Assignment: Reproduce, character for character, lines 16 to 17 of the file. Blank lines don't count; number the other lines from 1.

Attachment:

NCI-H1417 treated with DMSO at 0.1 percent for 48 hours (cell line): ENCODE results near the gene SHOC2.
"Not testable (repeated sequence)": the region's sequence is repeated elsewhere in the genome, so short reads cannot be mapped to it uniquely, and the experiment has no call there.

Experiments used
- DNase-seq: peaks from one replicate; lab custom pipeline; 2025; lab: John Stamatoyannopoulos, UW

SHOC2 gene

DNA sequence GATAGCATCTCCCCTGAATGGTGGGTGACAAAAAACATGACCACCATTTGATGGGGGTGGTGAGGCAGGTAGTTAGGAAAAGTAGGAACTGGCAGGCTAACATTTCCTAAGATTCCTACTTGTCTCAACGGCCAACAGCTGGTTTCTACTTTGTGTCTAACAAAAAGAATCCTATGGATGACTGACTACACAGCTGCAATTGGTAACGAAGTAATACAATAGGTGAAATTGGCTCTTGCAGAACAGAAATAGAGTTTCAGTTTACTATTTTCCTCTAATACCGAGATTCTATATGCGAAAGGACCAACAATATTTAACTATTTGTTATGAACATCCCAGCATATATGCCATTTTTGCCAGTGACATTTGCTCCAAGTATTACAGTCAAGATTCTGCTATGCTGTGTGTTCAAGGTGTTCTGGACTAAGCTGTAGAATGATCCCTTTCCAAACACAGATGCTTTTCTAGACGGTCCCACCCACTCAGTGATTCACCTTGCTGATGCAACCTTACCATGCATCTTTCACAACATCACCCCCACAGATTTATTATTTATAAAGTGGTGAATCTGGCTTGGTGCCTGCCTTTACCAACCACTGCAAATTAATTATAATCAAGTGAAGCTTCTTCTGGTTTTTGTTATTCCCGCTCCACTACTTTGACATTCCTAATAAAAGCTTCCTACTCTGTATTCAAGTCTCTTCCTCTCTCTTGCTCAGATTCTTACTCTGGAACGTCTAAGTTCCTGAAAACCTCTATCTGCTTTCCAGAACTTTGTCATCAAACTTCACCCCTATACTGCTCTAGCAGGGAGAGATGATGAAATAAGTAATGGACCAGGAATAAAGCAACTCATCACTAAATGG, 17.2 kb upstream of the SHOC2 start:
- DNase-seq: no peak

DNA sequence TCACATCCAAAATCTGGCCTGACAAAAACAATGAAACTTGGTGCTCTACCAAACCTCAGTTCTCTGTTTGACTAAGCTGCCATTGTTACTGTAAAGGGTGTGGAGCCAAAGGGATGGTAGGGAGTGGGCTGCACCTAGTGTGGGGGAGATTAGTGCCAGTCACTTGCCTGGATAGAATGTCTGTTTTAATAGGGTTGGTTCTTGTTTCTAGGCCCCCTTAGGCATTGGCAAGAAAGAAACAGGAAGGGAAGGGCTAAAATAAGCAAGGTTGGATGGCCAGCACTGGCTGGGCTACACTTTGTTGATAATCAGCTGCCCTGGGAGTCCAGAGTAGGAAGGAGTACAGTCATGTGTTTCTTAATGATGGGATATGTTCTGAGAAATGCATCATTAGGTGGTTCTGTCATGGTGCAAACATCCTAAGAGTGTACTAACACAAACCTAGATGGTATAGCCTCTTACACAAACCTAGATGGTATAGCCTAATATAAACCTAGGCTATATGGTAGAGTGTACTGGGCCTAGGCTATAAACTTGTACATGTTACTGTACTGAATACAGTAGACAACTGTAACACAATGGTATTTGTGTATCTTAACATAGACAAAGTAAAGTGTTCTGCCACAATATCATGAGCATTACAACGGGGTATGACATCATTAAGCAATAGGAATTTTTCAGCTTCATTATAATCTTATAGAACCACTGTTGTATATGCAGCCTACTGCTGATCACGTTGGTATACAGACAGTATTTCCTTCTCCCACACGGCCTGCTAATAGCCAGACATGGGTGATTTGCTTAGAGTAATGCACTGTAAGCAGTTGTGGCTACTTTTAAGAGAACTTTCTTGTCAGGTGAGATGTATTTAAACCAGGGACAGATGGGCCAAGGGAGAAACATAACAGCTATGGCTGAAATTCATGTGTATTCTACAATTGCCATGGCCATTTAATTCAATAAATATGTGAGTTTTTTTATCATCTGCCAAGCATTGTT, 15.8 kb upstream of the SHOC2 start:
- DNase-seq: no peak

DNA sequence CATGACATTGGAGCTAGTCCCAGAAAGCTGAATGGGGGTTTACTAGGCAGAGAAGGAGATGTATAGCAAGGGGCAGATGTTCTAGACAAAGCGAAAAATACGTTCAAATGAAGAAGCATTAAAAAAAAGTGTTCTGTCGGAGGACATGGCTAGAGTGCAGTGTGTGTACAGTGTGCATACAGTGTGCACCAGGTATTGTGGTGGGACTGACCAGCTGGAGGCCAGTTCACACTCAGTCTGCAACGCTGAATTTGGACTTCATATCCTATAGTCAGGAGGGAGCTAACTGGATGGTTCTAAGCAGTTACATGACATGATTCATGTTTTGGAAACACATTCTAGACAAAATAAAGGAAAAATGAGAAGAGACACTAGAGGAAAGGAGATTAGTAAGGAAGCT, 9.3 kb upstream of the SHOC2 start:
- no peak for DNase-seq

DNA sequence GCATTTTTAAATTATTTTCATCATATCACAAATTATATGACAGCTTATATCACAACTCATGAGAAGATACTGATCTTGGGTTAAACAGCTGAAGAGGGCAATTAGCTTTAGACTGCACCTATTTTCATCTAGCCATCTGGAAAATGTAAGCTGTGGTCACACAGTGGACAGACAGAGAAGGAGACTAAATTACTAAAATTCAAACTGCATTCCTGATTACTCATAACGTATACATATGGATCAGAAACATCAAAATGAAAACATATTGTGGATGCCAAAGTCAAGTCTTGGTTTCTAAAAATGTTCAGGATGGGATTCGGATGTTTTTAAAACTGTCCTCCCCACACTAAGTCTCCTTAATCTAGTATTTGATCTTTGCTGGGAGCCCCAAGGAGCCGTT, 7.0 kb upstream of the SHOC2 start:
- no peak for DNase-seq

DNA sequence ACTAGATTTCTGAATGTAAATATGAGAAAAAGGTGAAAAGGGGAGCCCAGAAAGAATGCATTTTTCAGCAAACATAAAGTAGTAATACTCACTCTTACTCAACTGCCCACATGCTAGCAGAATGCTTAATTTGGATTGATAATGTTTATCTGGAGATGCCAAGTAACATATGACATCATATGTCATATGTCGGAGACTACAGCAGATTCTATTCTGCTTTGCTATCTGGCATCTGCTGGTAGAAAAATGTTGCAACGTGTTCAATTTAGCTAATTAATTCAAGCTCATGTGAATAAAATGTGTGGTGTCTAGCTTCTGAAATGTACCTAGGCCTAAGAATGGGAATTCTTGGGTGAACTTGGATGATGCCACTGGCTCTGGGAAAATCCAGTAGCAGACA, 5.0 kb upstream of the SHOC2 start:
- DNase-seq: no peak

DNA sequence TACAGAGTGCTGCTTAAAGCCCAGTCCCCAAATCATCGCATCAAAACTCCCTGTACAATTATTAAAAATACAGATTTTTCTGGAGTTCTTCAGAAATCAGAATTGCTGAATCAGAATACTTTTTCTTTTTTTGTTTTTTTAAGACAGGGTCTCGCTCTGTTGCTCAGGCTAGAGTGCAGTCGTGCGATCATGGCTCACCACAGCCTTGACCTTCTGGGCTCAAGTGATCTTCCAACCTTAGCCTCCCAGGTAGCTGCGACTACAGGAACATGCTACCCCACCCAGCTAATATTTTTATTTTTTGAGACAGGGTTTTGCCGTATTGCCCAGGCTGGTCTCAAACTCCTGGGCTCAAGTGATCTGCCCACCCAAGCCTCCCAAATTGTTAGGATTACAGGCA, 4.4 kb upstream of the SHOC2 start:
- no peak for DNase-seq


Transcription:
DNA sequence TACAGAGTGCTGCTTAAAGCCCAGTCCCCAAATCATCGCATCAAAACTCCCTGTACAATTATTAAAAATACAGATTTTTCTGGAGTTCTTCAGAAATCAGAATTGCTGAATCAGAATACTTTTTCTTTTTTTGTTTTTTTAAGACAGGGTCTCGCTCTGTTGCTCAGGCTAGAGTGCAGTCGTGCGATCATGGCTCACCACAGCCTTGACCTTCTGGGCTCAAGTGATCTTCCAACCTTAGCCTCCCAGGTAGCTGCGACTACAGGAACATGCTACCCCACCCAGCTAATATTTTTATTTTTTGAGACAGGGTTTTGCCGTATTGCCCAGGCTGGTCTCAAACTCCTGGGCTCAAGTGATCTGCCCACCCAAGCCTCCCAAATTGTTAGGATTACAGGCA, 4.4 kb upstream of the SHOC2 start:
- no peak for DNase-seq